After gaining a couple of significant victories, given the size of their forces, Garibaldi and his remaining followers were themselves obliged to seek Swiss exile in late August, 1848, after Radetzky sent six full brigades against them.

Mazzini soon thereafter launched two small, and short-lived, armed incursions from Switzerland into Italian territories hoping to foment a more general rising in favour of his own preferred republican form of Italian liberty.

Garibaldi returned to Nice but hoped to find further opportunities for aiding what he saw as the cause of Italian freedom. He left Nice turning up in traditionally radical Genoa where, in late September, he received an invitation to intervene in Sicily. His plans changed, however, during a voyage towards that island and another opportunity to intervene, in Venice, was also abandoned after some dramatic developments in Rome.

On 15 November, Pellegrino Rossi, who had been attempting as a nominee of the Papal administration, but without much local political support, to serve as a somewhat liberal prime minister in Rome, was assassinated.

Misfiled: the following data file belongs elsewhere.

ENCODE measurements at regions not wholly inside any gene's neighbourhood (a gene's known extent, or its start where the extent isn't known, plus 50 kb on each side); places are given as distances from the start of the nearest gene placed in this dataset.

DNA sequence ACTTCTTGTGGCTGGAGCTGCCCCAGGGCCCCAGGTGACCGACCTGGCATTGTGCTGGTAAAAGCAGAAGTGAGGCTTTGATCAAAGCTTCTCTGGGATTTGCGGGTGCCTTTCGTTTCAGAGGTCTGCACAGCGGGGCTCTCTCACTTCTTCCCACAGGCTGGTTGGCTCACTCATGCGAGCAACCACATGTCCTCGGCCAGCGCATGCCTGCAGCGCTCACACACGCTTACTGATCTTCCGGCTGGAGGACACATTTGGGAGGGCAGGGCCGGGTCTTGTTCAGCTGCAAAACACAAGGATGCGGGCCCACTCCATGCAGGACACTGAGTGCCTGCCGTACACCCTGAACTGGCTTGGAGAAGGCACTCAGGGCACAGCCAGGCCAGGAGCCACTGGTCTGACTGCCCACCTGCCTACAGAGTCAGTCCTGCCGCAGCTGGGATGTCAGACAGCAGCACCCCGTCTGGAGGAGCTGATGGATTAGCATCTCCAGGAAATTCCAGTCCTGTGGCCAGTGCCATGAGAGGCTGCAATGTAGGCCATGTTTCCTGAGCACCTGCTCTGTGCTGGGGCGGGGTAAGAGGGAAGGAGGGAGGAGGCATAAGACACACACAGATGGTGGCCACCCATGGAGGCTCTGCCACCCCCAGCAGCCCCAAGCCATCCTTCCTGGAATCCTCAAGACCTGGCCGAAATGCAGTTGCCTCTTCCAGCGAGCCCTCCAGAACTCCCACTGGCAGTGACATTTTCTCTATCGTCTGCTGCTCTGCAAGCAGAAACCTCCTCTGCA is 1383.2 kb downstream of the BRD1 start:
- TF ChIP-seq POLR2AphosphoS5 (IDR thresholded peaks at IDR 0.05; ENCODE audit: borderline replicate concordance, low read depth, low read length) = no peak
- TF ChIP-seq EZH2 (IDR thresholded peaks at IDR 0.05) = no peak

Pellegrino Rossi's position had been one of attempting to steer a conciliatory middle course between polarised clericals and radicals and he had met his fate at the hands of radicals who objected to the relative conservatism of his political outlook.

Radicals began to exercise a decisive political sway in the city and, on 24 November, Pope Pius IX went into voluntary exile seeking the protection of the King Of Naples. A king whom the radicals in Rome viewed as being a hopeless reactionary!